A 19 year old Kel hadn’t really done a lot of the things her friends had done, like finishing school, getting drunk at the park, going to nightclubs, going to college.
Nope, I was a complete recluse as a teenager and missed out on a bunch of typical teenagery things.
I’d only ever had one job, as a part-time sales assistant, where I lasted about a year before giving up and I didn’t have enough qualifications for much else.
Despite that, I needed to make money and I was only good at two things: coding websites and photography.
Photography was my real passion and my dream career, so I decided that I would start up my own business and work for myself. NO PRESSURE!
When it came to starting up a business, I had absolutely no idea what I was doing. I made a website, dumped my entire portfolio in it (that didn’t really have any consistent theme) and came up with a cheesy name that I can’t ever say out loud again without shuddering from embarrassment.
It was ALL the cringe. I realised I needed a direction and probably some help and education.
Firstly, I signed up to a networking website, where I could meet models and arrange photoshoots.
I knew I wanted to photograph people, so I needed some portraits in my portfolio, as the close up shots of flowers weren’t really going to cut it.
The first photoshoot that I ever set up, was with a local model who was also starting out in the industry. Not only was it my very first photoshoot, meeting a total STRANGER, in public of all the things… it was also my very first time on a train by myself.
With public transport having been one of my worst fears, this was a super big deal.
So now, after meeting and working with my first model and having got on my first train alone, I felt a little more confident to do it again. I arranged lots more shoots until my portfolio was full and my anxiety a bit quieter than it once was.
My desire to run a business also meant going to a business classes for 7 weeks.
It took two attempts to do business classes, as the first time I signed up, I got off the bus halfway to the class and went home through absolute fear. The second time, I arrived slightly late and felt a wave of panic as I walked into a BOARDROOM full of people already chatting.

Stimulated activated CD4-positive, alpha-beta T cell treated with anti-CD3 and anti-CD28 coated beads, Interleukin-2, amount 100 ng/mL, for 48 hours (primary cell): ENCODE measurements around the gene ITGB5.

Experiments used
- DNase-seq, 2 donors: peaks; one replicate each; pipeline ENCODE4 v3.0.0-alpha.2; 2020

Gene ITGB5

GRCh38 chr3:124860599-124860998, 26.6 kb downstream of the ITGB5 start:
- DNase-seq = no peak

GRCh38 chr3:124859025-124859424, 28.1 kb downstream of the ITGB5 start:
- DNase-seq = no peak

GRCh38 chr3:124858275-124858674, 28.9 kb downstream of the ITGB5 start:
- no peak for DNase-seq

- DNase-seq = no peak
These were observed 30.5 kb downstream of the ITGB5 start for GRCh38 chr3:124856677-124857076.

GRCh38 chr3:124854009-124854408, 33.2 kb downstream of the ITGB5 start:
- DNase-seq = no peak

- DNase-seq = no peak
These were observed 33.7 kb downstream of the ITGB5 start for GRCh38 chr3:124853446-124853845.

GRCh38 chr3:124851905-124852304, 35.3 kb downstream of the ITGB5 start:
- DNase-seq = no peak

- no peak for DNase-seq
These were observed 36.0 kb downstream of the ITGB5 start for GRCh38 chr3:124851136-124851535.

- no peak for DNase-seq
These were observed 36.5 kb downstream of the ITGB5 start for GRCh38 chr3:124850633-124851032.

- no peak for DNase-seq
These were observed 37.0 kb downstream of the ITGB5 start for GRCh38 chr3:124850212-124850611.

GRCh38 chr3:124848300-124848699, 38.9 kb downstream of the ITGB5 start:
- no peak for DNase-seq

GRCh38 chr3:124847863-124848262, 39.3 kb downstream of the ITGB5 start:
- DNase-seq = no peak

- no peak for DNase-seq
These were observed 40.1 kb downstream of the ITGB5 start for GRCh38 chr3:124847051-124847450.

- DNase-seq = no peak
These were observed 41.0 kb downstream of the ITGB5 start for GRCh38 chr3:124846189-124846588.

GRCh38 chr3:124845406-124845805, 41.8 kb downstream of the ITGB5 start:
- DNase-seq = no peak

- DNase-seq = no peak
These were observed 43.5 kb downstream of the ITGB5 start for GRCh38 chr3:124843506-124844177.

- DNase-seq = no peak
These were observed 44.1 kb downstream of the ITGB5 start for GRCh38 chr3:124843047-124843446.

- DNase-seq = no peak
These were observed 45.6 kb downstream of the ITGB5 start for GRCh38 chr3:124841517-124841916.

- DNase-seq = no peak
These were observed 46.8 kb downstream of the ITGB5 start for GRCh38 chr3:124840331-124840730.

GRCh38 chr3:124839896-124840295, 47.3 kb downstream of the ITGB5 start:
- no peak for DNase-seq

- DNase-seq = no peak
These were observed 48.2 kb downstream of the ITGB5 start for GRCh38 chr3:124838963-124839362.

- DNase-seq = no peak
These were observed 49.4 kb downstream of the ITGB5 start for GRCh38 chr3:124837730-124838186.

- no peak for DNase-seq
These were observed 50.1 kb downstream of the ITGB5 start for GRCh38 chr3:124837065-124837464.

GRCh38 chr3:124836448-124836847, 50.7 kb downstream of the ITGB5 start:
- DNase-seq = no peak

The anxiety subsided the longer I spent in the class and I even spoke up a few times and asked plenty of questions – I even booked a client through the class!
After the classes, I photographed several weddings with other photographers and then I had my first solo wedding as the main photographer! I was petrified to my core.
They only booked me for a few hours, during the ceremony and the group formals but that was scary enough. My stomach felt like it was in knots for months leading up to the wedding date.
When I finished that first wedding, the energy I felt afterwards was intense, I was on top of the universe. All the nerves had been worth it and it was the biggest achievement in my life up until that point.
Since then, I have photographed more weddings than I can count, with my social anxiety improving with each and every one. It may be a very stressful job with a lot of pressure but it constantly challenges me, which is so good for keeping my social anxiety at a great distance.
A few reasons why my job helped me overcome social anxiety:
- I’m constantly face to face with lots of new people. Meeting new prospective clients for coffee and photographing hundreds of strangers every month.
- Having my camera in my hand makes me more confident – You tend to feel confident when you’re good at something.
- I’ve been able to transfer all the social skills that I have learnt in my business over to my personal life and it has helped me make friends.
- It gets me to travel, so I’m always using public transport and going new places.
- It gives me an incentive not to avoid social situations because I’m contractually obliged to be there once I’ve booked a client.
- It has helped me learn that everyone has their own insecurities and everyone is human, even models and that has helped me feel less insecure being around people I normally would have been intimidated by.
I didn’t think any of the things I have managed to do since starting my business would have ever happened for me, I assumed I’d be a shut-in for the rest of my life.
A friend of mine even told me that I would never make it as a photographer because of my social anxiety but I proved them wrong and more importantly, I proved myself wrong.
I’m 30 this year and I can tell you that if you have goals, you don’t need to give up on them just because your social anxiety is bad right now. Work at it, challenge yourself and make small, achievable steps towards the life you want. It may take months or even years but it’s possible.